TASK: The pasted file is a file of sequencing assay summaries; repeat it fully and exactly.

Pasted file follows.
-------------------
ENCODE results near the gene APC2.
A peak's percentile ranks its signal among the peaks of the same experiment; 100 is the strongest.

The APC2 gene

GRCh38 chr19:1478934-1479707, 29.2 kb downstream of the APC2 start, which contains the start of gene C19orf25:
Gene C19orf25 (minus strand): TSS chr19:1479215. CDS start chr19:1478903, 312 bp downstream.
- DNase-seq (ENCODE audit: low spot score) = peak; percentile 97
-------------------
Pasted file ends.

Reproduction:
ENCODE results near the gene APC2.
A peak's percentile ranks its signal among the peaks of the same experiment; 100 is the strongest.

The APC2 gene

GRCh38 chr19:1478934-1479707, 29.2 kb downstream of the APC2 start, which contains the start of gene C19orf25:
Gene C19orf25 (minus strand): TSS chr19:1479215. CDS start chr19:1478903, 312 bp downstream.
- DNase-seq (ENCODE audit: low spot score) = peak; percentile 97